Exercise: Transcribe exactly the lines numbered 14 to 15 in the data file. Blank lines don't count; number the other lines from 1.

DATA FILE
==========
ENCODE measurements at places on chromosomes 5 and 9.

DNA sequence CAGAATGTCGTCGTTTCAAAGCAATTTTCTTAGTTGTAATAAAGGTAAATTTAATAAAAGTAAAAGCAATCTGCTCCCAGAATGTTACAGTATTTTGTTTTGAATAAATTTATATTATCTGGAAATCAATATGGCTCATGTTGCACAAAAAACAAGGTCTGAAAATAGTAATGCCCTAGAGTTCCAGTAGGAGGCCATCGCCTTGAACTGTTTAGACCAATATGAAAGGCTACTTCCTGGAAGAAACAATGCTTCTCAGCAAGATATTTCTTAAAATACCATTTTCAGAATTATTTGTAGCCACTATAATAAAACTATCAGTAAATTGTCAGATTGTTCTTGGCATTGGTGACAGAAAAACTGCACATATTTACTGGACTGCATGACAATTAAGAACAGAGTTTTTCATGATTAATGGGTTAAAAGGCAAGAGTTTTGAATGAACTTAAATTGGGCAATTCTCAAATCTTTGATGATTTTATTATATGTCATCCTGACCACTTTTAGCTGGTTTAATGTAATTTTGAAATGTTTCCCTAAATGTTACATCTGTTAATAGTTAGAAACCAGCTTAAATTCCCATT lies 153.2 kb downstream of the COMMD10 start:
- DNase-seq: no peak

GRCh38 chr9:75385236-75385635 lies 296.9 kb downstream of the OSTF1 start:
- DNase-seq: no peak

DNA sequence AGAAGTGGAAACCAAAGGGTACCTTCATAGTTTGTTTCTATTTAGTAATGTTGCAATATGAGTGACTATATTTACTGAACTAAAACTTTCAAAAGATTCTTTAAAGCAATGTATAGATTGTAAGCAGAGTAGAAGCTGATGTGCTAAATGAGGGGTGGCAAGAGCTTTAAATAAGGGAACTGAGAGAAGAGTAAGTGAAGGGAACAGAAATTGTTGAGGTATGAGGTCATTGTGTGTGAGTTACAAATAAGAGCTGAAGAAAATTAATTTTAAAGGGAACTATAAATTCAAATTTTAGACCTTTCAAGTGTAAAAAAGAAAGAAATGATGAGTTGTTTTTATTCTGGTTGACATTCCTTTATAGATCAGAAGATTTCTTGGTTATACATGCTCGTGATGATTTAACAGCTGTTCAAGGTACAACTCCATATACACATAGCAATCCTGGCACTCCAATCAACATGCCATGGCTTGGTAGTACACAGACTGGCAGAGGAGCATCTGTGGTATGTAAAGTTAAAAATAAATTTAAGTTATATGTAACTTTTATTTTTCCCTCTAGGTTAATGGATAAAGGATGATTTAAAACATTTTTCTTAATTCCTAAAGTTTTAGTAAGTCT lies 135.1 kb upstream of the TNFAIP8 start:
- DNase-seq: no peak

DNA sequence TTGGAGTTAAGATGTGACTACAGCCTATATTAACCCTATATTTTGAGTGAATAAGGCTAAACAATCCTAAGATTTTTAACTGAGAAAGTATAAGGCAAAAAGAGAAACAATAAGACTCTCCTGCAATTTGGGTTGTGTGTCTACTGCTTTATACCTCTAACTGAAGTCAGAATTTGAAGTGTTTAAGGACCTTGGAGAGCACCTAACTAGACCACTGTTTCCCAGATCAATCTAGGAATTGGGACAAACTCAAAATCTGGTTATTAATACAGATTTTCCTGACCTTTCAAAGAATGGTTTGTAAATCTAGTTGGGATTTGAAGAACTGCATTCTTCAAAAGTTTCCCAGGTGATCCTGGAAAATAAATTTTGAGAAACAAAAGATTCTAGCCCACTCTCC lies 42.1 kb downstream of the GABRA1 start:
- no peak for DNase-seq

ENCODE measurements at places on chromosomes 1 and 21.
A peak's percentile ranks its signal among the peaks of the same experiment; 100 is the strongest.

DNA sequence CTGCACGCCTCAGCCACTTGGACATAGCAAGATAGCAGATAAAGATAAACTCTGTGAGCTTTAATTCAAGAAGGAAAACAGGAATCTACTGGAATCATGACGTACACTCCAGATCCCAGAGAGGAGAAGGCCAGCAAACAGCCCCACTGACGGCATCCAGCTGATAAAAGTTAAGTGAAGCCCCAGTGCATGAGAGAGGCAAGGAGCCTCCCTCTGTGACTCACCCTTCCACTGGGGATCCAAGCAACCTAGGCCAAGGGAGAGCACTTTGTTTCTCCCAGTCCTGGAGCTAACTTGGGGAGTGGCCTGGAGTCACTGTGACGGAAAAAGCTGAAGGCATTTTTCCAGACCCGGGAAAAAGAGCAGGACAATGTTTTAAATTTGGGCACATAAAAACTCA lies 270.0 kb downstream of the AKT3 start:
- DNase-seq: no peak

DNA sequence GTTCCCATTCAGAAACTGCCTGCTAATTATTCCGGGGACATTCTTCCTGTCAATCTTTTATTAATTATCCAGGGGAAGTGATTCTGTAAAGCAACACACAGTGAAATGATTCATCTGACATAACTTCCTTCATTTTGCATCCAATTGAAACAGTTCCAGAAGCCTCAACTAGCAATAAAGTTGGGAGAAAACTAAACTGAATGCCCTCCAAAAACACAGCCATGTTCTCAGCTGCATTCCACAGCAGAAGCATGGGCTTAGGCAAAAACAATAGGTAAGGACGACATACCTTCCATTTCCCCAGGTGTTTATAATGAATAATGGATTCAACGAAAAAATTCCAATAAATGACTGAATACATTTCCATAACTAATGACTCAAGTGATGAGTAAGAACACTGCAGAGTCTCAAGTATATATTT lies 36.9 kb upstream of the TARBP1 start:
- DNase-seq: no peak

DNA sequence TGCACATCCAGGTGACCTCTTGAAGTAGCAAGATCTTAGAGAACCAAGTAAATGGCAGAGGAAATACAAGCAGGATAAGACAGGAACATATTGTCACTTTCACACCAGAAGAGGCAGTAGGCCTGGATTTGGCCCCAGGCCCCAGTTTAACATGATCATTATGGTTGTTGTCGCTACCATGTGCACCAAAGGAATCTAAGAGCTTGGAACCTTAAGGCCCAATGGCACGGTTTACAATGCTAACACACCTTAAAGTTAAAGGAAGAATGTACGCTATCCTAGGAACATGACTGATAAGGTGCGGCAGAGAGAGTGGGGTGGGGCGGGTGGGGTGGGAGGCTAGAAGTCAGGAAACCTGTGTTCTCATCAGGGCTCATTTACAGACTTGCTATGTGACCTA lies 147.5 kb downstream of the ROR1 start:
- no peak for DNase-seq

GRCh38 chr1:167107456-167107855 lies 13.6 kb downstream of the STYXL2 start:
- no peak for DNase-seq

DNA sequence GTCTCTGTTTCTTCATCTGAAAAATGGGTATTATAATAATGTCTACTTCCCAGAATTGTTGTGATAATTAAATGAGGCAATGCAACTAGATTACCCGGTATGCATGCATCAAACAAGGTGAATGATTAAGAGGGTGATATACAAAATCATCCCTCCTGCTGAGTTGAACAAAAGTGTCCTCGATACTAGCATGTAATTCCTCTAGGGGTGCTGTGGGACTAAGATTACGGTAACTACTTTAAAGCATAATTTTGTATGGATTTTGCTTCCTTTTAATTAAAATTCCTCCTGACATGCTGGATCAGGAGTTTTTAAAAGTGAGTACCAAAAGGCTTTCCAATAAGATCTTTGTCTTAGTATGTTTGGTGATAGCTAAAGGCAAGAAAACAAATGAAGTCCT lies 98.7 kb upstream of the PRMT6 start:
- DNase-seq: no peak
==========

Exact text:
DNA sequence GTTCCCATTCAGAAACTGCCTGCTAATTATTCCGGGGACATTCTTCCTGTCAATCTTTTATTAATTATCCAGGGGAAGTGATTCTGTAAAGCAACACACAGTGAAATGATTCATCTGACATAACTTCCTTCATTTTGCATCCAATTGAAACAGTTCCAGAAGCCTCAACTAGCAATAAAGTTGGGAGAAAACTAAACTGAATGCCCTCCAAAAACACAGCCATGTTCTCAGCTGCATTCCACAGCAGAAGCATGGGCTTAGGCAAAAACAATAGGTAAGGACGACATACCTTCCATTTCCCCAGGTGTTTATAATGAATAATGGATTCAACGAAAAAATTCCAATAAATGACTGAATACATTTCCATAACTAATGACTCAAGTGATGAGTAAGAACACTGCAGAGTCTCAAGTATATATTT lies 36.9 kb upstream of the TARBP1 start:
- DNase-seq: no peak